“Especially if they plan to use Prop. 1 money,” Haze said. And they do.
Given the various players and political hurdles, it should be no surprise that Semitropic has had former state Sen. Dean Florez, D-Shafter, on the payroll for the better part of a year as a consultant working “indirectly” on these projects. (Still, I was kinda surprised.)
In any event, I can only imagine the uproar if a Southern California water district waltzed into Kern and tried to make off with Kern River flood water.
In fact, Bakersfield is hotly objecting to a proposal by Rosedale-Rio Bravo Water Storage District to increase a banking project it has had with the Irvine Ranch Water District since 2008 for fear it could result in Kern River flood water leaving the basin.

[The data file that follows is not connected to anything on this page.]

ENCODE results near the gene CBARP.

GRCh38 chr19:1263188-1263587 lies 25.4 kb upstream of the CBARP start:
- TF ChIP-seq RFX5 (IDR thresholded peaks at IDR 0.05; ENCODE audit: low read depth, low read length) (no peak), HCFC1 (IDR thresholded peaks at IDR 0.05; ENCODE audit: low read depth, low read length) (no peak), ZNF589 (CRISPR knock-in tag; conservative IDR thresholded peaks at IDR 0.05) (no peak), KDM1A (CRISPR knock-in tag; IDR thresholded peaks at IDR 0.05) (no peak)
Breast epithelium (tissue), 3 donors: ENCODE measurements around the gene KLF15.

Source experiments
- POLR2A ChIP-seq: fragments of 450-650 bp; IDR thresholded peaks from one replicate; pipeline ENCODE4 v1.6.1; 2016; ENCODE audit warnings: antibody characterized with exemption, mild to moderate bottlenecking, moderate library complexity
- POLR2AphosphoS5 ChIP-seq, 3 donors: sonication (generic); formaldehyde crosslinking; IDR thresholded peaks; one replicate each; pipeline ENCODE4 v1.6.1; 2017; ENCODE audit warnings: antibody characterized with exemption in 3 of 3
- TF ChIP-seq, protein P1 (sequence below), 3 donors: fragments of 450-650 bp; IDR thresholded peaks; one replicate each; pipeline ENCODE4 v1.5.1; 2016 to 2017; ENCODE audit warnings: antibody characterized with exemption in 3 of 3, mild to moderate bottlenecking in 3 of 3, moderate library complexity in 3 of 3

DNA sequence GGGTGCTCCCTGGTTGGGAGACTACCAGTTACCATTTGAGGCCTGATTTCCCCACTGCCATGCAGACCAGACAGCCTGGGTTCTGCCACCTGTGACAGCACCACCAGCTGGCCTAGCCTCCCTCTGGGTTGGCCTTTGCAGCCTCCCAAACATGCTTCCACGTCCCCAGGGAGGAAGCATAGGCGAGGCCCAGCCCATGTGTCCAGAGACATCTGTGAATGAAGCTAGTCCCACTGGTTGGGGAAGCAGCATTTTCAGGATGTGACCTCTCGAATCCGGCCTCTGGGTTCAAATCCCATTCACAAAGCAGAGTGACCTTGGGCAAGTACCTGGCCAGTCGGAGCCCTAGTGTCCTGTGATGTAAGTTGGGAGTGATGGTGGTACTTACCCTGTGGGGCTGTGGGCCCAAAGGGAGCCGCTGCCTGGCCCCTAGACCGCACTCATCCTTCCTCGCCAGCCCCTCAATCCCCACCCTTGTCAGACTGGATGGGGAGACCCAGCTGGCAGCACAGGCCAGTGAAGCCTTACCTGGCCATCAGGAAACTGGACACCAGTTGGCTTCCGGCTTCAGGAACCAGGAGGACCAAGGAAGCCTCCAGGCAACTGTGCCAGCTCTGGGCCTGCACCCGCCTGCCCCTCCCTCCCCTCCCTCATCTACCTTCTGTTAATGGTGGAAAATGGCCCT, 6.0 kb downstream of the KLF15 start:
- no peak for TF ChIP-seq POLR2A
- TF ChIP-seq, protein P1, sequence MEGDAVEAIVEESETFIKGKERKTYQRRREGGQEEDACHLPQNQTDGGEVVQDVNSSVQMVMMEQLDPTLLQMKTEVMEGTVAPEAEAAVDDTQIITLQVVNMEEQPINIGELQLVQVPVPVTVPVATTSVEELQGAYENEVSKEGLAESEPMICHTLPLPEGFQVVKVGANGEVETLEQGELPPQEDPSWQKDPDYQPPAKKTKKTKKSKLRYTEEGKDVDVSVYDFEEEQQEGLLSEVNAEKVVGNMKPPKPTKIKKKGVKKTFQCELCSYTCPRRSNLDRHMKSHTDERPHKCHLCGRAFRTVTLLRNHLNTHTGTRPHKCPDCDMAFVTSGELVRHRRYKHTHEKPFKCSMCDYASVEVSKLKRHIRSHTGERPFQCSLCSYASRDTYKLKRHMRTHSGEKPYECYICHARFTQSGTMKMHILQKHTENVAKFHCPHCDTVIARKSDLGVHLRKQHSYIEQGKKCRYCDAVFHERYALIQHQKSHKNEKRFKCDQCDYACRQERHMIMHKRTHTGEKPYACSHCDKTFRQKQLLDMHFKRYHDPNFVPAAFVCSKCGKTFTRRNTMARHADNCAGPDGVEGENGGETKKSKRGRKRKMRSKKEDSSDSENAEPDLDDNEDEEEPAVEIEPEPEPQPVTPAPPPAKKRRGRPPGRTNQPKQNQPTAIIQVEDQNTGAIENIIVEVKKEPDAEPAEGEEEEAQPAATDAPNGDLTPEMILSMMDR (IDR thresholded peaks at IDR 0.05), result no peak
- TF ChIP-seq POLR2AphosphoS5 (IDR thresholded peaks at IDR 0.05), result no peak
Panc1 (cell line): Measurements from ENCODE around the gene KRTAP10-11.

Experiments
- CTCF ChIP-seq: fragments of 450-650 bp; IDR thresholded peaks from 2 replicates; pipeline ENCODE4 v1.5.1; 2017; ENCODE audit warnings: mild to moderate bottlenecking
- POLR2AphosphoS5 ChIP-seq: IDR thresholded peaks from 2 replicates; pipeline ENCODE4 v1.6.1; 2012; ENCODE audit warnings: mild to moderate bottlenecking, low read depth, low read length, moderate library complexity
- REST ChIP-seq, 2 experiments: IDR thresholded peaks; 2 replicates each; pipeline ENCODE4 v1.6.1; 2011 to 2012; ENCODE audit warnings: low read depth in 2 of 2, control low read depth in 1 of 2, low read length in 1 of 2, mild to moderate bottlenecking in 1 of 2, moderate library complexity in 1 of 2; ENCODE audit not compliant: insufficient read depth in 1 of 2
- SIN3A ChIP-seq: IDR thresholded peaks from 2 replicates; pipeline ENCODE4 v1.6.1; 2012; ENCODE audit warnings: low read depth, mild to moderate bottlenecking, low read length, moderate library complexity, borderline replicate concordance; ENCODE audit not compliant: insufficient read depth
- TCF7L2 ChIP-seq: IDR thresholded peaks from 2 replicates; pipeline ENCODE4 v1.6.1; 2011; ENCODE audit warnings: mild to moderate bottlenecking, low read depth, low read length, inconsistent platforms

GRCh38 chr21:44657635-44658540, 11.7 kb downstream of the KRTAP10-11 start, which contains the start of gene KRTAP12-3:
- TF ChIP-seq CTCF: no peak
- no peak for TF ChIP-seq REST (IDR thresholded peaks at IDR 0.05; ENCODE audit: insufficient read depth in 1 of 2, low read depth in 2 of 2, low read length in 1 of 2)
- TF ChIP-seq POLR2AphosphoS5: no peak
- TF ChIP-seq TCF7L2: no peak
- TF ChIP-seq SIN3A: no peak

So, I can’t help but see a major fight over Semitropic’s plans for Kings River flood water. Beyond that, Semitropic is hoping for a large amount of public money to help with its second project and that looks even trickier.
Anyhow, here’s how the projects would work.
The first, a pilot project, is relatively simple.
The pilot project would siphon flood water out of a canal and into the California Aqueduct, where it would move south to be stored in Semitropic’s groundwater bank. That project would be capable of moving 140 acre feet of water a day, according to Semitropic General Manager Jason Gianquinto.
Kings River flood water has historically been moved up to the delta via a facility known as the Eastern Bypass. But massive groundwater pumping caused the land beneath the Bypass to sink and no one is sure if it’s still functional.